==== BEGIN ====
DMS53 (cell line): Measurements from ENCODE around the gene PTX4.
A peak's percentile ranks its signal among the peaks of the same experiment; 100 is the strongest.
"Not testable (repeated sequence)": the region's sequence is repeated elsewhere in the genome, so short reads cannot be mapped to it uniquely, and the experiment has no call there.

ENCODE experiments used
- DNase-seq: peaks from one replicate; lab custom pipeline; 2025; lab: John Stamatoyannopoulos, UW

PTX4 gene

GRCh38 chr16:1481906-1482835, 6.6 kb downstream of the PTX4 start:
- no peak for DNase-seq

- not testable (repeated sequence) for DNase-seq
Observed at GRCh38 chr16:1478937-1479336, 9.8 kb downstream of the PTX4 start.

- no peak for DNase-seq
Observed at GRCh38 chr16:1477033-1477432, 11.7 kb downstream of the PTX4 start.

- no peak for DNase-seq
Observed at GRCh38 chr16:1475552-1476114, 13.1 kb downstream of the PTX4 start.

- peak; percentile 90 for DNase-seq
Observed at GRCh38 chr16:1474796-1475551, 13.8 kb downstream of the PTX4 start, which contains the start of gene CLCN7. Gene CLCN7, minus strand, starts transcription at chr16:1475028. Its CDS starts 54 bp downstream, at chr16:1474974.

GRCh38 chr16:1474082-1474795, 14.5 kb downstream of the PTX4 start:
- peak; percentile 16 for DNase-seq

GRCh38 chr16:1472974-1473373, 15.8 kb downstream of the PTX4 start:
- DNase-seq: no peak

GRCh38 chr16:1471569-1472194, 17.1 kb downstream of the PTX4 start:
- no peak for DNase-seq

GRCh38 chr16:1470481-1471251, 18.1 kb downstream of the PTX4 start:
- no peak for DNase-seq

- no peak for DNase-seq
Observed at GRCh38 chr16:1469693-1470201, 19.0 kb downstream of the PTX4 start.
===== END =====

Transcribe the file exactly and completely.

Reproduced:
DMS53 (cell line): Measurements from ENCODE around the gene PTX4.
A peak's percentile ranks its signal among the peaks of the same experiment; 100 is the strongest.
"Not testable (repeated sequence)": the region's sequence is repeated elsewhere in the genome, so short reads cannot be mapped to it uniquely, and the experiment has no call there.

ENCODE experiments used
- DNase-seq: peaks from one replicate; lab custom pipeline; 2025; lab: John Stamatoyannopoulos, UW

PTX4 gene

GRCh38 chr16:1481906-1482835, 6.6 kb downstream of the PTX4 start:
- no peak for DNase-seq

- not testable (repeated sequence) for DNase-seq
Observed at GRCh38 chr16:1478937-1479336, 9.8 kb downstream of the PTX4 start.

- no peak for DNase-seq
Observed at GRCh38 chr16:1477033-1477432, 11.7 kb downstream of the PTX4 start.

- no peak for DNase-seq
Observed at GRCh38 chr16:1475552-1476114, 13.1 kb downstream of the PTX4 start.

- peak; percentile 90 for DNase-seq
Observed at GRCh38 chr16:1474796-1475551, 13.8 kb downstream of the PTX4 start, which contains the start of gene CLCN7. Gene CLCN7, minus strand, starts transcription at chr16:1475028. Its CDS starts 54 bp downstream, at chr16:1474974.

GRCh38 chr16:1474082-1474795, 14.5 kb downstream of the PTX4 start:
- peak; percentile 16 for DNase-seq

GRCh38 chr16:1472974-1473373, 15.8 kb downstream of the PTX4 start:
- DNase-seq: no peak

GRCh38 chr16:1471569-1472194, 17.1 kb downstream of the PTX4 start:
- no peak for DNase-seq

GRCh38 chr16:1470481-1471251, 18.1 kb downstream of the PTX4 start:
- no peak for DNase-seq

- no peak for DNase-seq
Observed at GRCh38 chr16:1469693-1470201, 19.0 kb downstream of the PTX4 start.